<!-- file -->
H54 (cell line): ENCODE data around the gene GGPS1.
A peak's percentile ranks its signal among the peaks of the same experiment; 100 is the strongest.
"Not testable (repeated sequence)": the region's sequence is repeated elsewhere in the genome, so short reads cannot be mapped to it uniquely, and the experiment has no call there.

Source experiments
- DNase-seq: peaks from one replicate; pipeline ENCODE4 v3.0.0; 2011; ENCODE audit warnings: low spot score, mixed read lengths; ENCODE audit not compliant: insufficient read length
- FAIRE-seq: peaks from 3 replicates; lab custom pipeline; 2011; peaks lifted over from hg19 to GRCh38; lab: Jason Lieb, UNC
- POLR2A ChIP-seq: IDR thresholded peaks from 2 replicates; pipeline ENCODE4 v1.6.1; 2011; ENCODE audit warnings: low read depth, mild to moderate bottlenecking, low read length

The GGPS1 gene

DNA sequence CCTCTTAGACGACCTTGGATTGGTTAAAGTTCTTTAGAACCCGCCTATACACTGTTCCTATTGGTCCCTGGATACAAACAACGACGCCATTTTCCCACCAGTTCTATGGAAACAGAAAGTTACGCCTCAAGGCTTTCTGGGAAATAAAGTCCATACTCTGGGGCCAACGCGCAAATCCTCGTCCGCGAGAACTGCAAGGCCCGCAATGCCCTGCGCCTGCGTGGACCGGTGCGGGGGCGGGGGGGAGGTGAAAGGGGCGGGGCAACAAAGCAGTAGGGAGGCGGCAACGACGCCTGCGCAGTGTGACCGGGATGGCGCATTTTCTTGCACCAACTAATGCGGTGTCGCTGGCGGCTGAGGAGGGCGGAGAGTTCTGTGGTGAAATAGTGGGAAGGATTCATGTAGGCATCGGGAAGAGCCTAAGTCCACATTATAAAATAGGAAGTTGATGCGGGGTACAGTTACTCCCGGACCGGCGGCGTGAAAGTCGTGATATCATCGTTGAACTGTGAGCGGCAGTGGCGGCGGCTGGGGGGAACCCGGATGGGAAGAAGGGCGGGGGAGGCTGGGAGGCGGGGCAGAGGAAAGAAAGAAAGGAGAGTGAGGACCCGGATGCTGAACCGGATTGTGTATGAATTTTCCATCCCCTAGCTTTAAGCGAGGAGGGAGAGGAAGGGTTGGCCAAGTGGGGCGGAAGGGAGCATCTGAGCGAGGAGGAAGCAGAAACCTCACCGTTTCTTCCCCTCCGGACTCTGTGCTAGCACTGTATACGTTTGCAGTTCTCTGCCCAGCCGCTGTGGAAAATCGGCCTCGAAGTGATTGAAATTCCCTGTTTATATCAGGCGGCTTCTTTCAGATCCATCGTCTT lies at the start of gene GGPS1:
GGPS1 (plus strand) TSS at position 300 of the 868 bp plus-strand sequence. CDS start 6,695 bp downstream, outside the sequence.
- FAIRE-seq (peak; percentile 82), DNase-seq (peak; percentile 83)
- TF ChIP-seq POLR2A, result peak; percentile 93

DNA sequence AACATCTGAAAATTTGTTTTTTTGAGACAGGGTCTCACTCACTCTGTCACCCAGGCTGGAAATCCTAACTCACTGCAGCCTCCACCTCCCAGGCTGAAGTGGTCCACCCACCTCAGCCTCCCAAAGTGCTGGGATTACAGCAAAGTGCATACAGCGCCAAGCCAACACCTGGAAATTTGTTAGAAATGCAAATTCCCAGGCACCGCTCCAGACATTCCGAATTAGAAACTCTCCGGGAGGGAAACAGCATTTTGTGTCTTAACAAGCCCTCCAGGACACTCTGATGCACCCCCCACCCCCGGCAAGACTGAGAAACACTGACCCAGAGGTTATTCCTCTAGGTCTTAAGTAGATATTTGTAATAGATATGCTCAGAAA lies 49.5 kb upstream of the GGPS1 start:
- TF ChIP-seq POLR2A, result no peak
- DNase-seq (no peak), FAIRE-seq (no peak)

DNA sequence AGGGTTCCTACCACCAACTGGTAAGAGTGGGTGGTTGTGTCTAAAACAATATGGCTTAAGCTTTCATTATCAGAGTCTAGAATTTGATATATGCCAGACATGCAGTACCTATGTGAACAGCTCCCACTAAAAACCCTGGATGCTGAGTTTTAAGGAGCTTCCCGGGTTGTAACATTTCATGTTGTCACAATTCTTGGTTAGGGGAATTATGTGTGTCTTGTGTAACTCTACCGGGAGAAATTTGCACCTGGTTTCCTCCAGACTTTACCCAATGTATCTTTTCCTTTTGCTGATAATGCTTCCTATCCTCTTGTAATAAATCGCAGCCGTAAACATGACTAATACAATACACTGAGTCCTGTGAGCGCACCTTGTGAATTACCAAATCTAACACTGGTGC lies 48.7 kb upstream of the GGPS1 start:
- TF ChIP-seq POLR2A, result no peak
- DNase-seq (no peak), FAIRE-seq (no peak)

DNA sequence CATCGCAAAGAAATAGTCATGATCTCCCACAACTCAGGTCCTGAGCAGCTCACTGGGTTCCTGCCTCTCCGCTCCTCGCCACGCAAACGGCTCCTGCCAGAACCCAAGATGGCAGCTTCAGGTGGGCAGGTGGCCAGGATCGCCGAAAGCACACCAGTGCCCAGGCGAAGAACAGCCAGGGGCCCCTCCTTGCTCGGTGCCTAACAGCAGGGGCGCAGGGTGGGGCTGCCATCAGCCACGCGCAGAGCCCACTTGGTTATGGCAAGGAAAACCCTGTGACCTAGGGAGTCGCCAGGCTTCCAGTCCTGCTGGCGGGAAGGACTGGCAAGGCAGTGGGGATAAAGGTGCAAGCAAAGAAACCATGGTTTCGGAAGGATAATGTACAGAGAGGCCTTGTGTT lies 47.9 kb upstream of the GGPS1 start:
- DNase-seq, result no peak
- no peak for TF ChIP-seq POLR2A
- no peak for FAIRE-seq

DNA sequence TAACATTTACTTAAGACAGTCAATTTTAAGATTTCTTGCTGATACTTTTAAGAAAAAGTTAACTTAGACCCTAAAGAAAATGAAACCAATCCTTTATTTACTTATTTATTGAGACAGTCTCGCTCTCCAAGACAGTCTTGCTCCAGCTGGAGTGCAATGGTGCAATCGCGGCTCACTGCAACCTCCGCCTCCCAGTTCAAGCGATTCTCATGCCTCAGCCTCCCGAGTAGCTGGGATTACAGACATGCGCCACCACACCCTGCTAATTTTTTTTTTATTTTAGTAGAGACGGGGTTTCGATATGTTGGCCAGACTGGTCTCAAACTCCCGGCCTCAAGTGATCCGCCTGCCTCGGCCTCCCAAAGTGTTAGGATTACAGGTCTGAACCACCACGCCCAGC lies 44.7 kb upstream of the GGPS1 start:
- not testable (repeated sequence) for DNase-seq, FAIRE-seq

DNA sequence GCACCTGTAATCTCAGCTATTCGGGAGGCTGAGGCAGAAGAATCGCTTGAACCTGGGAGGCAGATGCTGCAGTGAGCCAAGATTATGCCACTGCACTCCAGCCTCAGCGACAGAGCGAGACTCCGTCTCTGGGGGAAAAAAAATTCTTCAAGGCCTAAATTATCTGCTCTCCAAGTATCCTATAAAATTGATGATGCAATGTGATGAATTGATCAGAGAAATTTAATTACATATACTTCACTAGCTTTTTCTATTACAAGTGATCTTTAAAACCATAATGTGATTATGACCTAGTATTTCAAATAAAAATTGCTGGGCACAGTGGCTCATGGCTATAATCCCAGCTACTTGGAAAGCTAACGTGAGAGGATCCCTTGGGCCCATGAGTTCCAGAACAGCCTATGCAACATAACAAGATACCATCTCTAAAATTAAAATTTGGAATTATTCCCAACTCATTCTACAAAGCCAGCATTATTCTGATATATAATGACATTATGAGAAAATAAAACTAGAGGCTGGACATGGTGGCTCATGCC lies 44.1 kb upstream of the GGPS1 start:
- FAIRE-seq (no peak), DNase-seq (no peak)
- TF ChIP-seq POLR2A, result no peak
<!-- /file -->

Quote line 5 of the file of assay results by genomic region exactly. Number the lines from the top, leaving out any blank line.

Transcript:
- DNase-seq: peaks from one replicate; pipeline ENCODE4 v3.0.0; 2011; ENCODE audit warnings: low spot score, mixed read lengths; ENCODE audit not compliant: insufficient read length